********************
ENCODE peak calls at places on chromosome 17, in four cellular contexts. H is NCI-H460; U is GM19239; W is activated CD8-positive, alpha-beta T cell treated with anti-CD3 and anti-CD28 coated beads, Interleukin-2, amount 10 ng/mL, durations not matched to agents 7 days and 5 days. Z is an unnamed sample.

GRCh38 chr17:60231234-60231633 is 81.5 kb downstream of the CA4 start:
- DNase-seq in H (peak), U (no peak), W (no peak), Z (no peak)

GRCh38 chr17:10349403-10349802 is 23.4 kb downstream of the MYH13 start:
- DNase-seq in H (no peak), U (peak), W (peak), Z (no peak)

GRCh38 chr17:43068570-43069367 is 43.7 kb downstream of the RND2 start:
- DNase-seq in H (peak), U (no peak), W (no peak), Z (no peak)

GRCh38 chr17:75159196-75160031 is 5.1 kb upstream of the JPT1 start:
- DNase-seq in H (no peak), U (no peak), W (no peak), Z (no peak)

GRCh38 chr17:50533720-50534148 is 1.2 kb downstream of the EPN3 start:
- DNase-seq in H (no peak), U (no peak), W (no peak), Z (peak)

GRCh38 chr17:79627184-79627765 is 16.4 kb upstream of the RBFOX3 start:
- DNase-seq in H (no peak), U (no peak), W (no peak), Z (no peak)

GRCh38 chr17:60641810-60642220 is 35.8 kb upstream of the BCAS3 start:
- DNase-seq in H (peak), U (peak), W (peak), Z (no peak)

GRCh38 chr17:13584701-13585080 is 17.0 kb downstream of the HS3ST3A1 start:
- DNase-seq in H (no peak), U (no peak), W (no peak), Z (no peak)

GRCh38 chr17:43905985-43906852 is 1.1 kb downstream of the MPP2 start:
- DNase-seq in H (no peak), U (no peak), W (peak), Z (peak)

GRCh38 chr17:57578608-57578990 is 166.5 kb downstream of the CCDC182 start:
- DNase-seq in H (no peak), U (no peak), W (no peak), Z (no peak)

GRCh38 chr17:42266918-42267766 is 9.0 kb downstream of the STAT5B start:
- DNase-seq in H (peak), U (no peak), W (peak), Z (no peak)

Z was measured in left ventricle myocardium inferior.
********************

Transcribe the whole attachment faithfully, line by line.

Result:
ENCODE peak calls at places on chromosome 17, in four cellular contexts. H is NCI-H460; U is GM19239; W is activated CD8-positive, alpha-beta T cell treated with anti-CD3 and anti-CD28 coated beads, Interleukin-2, amount 10 ng/mL, durations not matched to agents 7 days and 5 days. Z is an unnamed sample.

GRCh38 chr17:60231234-60231633 is 81.5 kb downstream of the CA4 start:
- DNase-seq in H (peak), U (no peak), W (no peak), Z (no peak)

GRCh38 chr17:10349403-10349802 is 23.4 kb downstream of the MYH13 start:
- DNase-seq in H (no peak), U (peak), W (peak), Z (no peak)

GRCh38 chr17:43068570-43069367 is 43.7 kb downstream of the RND2 start:
- DNase-seq in H (peak), U (no peak), W (no peak), Z (no peak)

GRCh38 chr17:75159196-75160031 is 5.1 kb upstream of the JPT1 start:
- DNase-seq in H (no peak), U (no peak), W (no peak), Z (no peak)

GRCh38 chr17:50533720-50534148 is 1.2 kb downstream of the EPN3 start:
- DNase-seq in H (no peak), U (no peak), W (no peak), Z (peak)

GRCh38 chr17:79627184-79627765 is 16.4 kb upstream of the RBFOX3 start:
- DNase-seq in H (no peak), U (no peak), W (no peak), Z (no peak)

GRCh38 chr17:60641810-60642220 is 35.8 kb upstream of the BCAS3 start:
- DNase-seq in H (peak), U (peak), W (peak), Z (no peak)

GRCh38 chr17:13584701-13585080 is 17.0 kb downstream of the HS3ST3A1 start:
- DNase-seq in H (no peak), U (no peak), W (no peak), Z (no peak)

GRCh38 chr17:43905985-43906852 is 1.1 kb downstream of the MPP2 start:
- DNase-seq in H (no peak), U (no peak), W (peak), Z (peak)

GRCh38 chr17:57578608-57578990 is 166.5 kb downstream of the CCDC182 start:
- DNase-seq in H (no peak), U (no peak), W (no peak), Z (no peak)

GRCh38 chr17:42266918-42267766 is 9.0 kb downstream of the STAT5B start:
- DNase-seq in H (peak), U (no peak), W (peak), Z (no peak)

Z was measured in left ventricle myocardium inferior.